student-housing

Student Housing REITs See Growth Potential in Public-Private Partnerships

American Campus Communities and EdR sit at the forefront of P3s in student housing, according to Jaclyn Fitts, national director of student housing at CBRE.

Two publicly-traded student housing REITs are increasingly turning to public-private partnerships to boost growth.

In their third-quarter earnings calls, executives at the two REITs—American Campus Communities Inc. and Education Realty Trust Inc. (now branded as EdR)—described interest in public-private partnerships for on-campus student housing as strong.

At Austin, Texas-based American Campus Communities, William Talbot, the REIT’s chief investment officer, reported in late October that it had completed or was working on 19 public-private partnerships for on-campus housing projects totaling $1.1 billion in development costs and 12,200 beds. In addition, Talbot indicated the REIT was tracking nearly three dozen potential public-private partnerships, known as P3s.

At Memphis, Tenn.-based EdR, Chairman and CEO Randy Churchey told Wall Street analysts in late October that so far in 2017, the REIT had been awarded five on-campus student housing projects through P3s and was pursuing more than 30 other similarly-structured projects.

“I am pleased with the movement we are seeing in the on-campus market,” Tom Trubiana, president of EdR, said in an October news release. “The pursuit of these developments is very involved and time-consuming, and we are excited to see our hard work paying off.”

Colleges and universities continue to embrace P3s to replace outdated on-campus student housing as funding pressures persist at both public and private schools, according to Churchey. Among the many schools that are considering or are involved in student housing P3s are Arizona State University, California State University, Cornell University, Lehigh University, Mississippi State University, the University of California, the University of Kentucky and the University of South Carolina.

Meanwhile, American Campus Communities and EdR sit at the forefront of P3s in student housing, according to Jaclyn Fitts, national director of student housing at commercial real estate services company CBRE.

Fitts says that on-campus student housing, rather than off-campus student housing, is “where the growth in the industry is going.” This comes as schools seek to replace antiquated on-campus housing and make room for expanding student populations, while also trying to hand off at least some of the responsibility for housing development and management to third parties.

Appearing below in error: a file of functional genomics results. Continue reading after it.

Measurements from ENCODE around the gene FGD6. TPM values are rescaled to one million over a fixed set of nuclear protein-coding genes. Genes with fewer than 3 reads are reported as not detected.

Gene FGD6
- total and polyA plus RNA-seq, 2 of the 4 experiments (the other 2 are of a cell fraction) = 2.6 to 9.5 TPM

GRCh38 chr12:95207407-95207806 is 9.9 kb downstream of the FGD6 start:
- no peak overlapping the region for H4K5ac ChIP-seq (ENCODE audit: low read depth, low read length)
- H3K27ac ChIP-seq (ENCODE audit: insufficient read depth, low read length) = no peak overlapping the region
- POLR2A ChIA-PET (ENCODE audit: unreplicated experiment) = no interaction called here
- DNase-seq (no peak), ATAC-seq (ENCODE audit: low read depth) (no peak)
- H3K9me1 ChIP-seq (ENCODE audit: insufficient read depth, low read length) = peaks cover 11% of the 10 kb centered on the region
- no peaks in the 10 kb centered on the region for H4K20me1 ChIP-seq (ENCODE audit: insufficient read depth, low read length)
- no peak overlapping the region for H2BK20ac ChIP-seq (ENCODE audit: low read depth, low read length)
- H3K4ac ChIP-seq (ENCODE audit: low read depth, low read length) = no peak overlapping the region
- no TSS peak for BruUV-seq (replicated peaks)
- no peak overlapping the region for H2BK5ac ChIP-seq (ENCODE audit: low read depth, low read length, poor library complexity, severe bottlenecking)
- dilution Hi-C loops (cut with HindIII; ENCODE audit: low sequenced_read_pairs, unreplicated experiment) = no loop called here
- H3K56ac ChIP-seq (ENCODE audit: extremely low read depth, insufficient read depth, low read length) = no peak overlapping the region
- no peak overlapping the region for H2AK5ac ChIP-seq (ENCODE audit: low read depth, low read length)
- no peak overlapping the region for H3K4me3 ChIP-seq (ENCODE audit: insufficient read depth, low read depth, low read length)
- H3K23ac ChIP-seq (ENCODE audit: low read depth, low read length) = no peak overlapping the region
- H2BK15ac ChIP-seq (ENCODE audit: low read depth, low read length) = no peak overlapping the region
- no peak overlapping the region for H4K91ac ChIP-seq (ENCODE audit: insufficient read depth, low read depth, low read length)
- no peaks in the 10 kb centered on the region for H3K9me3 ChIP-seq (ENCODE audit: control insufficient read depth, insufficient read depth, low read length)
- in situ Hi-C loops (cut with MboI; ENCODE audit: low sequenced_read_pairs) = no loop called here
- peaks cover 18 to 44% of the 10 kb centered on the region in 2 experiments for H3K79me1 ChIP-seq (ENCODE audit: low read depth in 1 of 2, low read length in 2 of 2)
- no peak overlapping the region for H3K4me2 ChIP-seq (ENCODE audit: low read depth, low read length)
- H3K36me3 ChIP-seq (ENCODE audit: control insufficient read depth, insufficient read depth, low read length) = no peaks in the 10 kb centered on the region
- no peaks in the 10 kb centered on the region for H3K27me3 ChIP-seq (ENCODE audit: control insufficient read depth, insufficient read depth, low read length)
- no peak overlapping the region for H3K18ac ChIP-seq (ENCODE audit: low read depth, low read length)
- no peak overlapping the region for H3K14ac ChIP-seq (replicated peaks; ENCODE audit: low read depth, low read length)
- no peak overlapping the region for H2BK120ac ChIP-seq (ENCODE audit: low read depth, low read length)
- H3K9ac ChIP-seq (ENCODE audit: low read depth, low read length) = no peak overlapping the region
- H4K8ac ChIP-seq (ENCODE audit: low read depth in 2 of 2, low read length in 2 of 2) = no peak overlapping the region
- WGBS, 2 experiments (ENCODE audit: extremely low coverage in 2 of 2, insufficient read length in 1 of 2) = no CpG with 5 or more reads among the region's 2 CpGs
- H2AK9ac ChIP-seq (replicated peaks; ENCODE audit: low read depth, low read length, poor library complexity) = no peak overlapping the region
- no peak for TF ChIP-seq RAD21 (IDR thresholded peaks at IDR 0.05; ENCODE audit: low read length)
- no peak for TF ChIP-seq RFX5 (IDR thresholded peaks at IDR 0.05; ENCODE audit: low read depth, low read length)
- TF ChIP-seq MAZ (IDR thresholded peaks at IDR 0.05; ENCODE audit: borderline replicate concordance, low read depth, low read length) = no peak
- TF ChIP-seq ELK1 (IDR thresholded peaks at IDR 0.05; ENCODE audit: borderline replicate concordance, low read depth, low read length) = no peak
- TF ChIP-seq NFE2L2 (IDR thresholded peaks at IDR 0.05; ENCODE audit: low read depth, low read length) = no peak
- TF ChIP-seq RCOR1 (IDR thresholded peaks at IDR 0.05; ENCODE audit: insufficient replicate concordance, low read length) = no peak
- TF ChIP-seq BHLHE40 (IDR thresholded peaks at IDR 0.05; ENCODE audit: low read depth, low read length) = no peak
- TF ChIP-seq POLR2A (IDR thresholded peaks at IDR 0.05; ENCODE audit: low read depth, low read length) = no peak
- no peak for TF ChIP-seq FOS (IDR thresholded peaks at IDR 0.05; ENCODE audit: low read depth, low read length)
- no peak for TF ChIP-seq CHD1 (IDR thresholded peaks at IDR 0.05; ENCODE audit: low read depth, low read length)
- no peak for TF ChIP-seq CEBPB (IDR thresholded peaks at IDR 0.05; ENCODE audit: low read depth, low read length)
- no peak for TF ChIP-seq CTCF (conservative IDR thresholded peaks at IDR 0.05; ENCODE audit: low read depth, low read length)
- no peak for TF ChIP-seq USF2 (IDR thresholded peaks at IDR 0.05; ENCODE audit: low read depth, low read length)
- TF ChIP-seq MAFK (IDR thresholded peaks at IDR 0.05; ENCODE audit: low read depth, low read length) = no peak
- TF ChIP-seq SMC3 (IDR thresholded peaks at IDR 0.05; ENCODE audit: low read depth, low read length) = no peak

“They’re not in the housing business,” Fitts says of colleges and universities. “They’re in the education business.”

Still, higher education is a business, so schools are having to accommodate students’ demands for on-campus housing that’s on par with newer, amenity-rich options off campus. P3s can give colleges and universities an edge in that competition.

For the REITs, one of the advantages of P3s is that many colleges and universities require freshmen and sophomores to live on campus. With that kind of mandate in place, the REITs enjoy a stronger likelihood that occupancy for on-campus developments will be high, according to Fitts. In turn, the REITs stand a better chance of pocketing more money.

P3s are a “solid investment” for the REITs, as they can reap both development fees and property management fees from on-campus projects, Fitts says.

Generally speaking, P3s in the student housing sector fall into three categories, according to The Scion Group, a Chicago-based student housing owner, operator and adviser:

  1. Referral—A college or university directs students to the third party partner’s property in exchange for concessions, such as discounted rent or payment of a nominal fee. Under this model, the developer typically owns, delivers and operates the property.
  2. Affiliation—A college or university directs students to the third party partner’s property as if it were part of its own inventory and as if it had some control over operations. Under this model, the developer usually owns and delivers the property, but the handling of management responsibilities varies.
  3. Structured—A non-profit entity issues tax-exempt debt to finance the project, and the entity’s board controls all aspects of delivering and operating the project. Under this model, the non-profit entity typically owns the property, with delivery of the project being assigned to the developer or construction manager and with the handlers of management duties varying.

While the popularity of P3s is rising in the student housing sector, there’s not been a “wildfire spread” of these partnerships, according to Michael Orsak, senior vice president of investments at Austin, Texas-based Campus Advantage, which specializes in development, acquisitions, property management and consulting on student housing. Orsak estimates just 5 percent to 10 percent of on-campus housing projects in the U.S. are being done through P3s.

Still, Orsak figures the number of P3s in on-campus student housing will keep going up, in part because these partnerships help solidify investment returns for the student housing REITs and rival developers.

While the returns are lower for on-campus projects than off-campus projects, the risks also are lower, Orsak says. On-campus projects are “almost assured to fill up every year,” he adds.

“Real estate fundamentals will tell you, ‘Location, location, location.’ You can’t get any better location if you’re a student housing provider than being on campus,” Orsak says.

TAGS: News REITs
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